BALTIMORE (WJZ) — Maryland could receive as much as $485 million as part of a $26 billion multi-state settlement in connection with an ongoing investigation of the three largest opioid distributors in the United States – Cardinal Health, McKesson and AmerisourceBergen, and Johnson & Johnson, an opioids manufacturer, state’s Attorney General Brian E. Frosh said in a statement Wednesday.
The settlement will require significant reform of industry practices to prevent this type of crisis from happening again. The proposed agreement is not yet final, according to the statement.READ MORE: Spurs Defeat Wizards, 116-99, For Season's First Win Streak
A team of attorneys met Wednesday via Zoom to discuss the first steps of the process.
“Where we are now is step one,” said attorney Joseph Rice, with the firm Motley Rice, which represents dozens of state and local governments that have sued the drug industry. “The settlement agreement is going to go out to the Attorney Generals.”
Now, it’s in the hands of each state’s Attorney General, like Frosh.
“We know that the epidemic that we face with respect to opioids is growing in strength and we need to use this money to stop it,” Frosh told WJZ in an interview Wednesday.
If Maryland joins the legal agreement, Maryland could receive more than $400 million dollars starting next year from three American opioid distributors and drug manufacturer, Johnson & Johnson.READ MORE: Hogan: Concern But No Need For Lockdowns In Maryland Over Dangerous Omicron Covid Variant
“The manufacturers, the distributors knew what they were doing… it was purposeful and they left a trail of addiction and death in their wake,” Frosh added.
Maryland and the other states were investigating allegations that the companies participated in several illegal promotional activities that helped create the opioid crisis while distributing more drugs than warranted for legitimate medical purposes.
The settlement would resolve the claims of participating states and local governments across the country. States now have 30 days to sign onto the deaL and local governments in the participating states will have up to 150 days to join to secure a critical mass of participating states and local governments. States and their local governments will receive maximum payments if each state and its local governments join together in support of the agreement.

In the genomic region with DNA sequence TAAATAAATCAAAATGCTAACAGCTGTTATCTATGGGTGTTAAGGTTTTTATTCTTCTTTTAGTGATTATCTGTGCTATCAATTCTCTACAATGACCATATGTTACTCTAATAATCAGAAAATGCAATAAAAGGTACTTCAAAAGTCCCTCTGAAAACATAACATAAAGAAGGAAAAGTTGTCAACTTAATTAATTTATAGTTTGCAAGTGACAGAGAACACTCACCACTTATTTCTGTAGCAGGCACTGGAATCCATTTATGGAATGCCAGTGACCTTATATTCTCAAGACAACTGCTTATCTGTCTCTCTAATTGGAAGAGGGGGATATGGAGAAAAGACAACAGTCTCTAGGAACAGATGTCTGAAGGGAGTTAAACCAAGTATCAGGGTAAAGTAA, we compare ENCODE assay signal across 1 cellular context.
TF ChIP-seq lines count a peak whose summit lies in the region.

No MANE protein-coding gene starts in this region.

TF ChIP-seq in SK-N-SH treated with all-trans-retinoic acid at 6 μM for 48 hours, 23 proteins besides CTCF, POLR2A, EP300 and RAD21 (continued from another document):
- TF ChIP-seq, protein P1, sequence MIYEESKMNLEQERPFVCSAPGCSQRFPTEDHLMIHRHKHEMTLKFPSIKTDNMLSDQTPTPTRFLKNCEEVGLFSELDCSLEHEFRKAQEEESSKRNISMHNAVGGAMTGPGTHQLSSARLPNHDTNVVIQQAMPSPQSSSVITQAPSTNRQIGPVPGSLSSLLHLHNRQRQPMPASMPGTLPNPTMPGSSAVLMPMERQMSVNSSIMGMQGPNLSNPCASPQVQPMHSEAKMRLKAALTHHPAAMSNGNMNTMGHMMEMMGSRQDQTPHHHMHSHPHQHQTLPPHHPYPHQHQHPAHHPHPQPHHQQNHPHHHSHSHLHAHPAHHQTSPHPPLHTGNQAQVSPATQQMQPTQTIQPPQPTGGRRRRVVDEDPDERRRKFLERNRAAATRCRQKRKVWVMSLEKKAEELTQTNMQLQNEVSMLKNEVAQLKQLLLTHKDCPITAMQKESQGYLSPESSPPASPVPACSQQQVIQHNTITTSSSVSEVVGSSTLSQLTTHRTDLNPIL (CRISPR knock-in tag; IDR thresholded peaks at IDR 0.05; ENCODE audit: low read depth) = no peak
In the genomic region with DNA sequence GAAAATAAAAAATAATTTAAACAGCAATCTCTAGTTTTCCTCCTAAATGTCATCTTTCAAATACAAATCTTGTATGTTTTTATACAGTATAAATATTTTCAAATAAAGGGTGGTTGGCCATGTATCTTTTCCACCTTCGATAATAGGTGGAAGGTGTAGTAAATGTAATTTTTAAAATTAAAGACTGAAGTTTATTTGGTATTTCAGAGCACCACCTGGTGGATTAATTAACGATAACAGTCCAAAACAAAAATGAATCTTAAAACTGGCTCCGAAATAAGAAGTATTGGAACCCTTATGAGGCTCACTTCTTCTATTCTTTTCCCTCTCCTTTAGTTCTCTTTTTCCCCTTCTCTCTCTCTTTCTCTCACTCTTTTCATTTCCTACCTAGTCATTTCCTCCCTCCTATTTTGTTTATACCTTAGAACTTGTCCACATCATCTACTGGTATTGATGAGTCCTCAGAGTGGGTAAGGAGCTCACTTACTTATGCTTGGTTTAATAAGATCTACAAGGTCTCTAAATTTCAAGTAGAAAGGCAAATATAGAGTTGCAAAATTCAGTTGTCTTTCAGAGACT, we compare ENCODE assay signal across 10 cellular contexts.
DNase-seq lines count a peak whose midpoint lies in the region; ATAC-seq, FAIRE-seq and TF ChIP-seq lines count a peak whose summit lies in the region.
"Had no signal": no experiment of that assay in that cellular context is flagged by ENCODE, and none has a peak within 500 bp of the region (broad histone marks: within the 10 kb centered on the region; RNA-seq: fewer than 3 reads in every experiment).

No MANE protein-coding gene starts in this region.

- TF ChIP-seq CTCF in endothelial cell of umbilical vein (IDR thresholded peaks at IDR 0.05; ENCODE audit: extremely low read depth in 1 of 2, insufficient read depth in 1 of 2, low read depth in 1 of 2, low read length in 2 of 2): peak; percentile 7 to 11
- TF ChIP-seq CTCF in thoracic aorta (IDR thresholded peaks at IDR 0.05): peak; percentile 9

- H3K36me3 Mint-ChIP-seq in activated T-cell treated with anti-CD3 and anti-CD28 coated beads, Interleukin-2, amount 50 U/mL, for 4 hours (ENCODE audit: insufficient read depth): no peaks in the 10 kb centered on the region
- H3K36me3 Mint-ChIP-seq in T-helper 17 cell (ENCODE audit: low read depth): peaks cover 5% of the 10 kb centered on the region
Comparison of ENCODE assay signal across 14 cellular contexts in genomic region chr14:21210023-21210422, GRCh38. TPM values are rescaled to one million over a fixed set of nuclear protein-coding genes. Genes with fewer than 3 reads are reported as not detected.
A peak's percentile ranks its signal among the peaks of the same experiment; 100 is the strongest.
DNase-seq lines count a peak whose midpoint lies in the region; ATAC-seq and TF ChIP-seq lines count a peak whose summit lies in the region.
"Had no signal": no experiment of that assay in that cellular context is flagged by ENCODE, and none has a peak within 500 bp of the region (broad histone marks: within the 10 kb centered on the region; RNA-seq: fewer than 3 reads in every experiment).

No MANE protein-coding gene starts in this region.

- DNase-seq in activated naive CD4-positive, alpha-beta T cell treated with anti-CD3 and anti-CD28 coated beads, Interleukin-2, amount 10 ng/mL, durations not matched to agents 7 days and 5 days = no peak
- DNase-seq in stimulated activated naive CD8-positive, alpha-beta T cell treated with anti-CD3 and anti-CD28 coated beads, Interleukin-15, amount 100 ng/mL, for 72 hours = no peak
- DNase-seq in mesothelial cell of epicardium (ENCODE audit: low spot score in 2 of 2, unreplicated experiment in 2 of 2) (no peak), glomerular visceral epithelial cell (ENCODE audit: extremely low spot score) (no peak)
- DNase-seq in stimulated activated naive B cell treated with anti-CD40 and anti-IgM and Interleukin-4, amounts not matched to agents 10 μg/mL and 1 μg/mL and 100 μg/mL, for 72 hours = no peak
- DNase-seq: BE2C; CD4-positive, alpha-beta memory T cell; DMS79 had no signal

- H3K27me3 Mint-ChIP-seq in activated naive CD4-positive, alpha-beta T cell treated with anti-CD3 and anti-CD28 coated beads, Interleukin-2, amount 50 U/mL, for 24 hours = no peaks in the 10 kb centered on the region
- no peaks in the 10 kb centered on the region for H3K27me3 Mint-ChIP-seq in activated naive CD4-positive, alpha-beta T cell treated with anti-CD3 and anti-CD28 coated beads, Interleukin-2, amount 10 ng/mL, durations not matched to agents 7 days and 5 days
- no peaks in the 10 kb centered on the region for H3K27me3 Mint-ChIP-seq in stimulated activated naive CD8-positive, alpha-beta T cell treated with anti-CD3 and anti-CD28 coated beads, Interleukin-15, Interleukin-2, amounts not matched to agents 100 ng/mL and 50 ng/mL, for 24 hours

Under the proposed agreement:
- The three distributors collectively would pay up to $21 billion over 18 years;
- Johnson & Johnson would pay up to $5 billion over nine years with up to $3.7 billion paid during the first three years;
- The total funding distributed would be determined by the overall degree of participation by both litigating and non-litigating state and local governments;
- The substantial majority of the money is to be spent on opioid treatment and prevention.
Furthermore, the 10-year agreement would result in court orders requiring Cardinal, McKesson, and AmerisourceBergen to:
- Establish a centralized independent clearinghouse to provide all three distributors and state regulators with aggregated data and analytics about where drugs are going and how often, eliminating blind spots in the current systems used by distributors;
- Use data-driven systems to detect suspicious opioid orders from customer pharmacies;
- Terminate customer pharmacies’ ability to receive shipments, and report those companies to state regulators, when they show certain signs of diversion;
- Prohibit shipping of and report suspicious opioid orders;
- Prohibit sales staff from influencing decisions related to identifying suspicious opioid orders;
- Require senior corporate officials to engage in regular oversight of anti-diversion efforts.
The 10-year agreement would result in court orders requiring Johnson & Johnson to:
- Stop selling opioids;
- Not fund or provide grants to third parties for promoting opioids;
- Not lobby on activities related to opioids;
- Share clinical trial data under the Yale University Open Data Access Project.
Opioid overdose deaths rose to a record 93,000 across the country, a nearly 30 percent increase over the prior year in 2020. In Maryland, on average more than six residents die from opioids overdoses each day. Last year, 2,518 Marylanders died from overdoses. From 2007 to 2019, more than 17,000 Marylanders died due to opioid overdoses.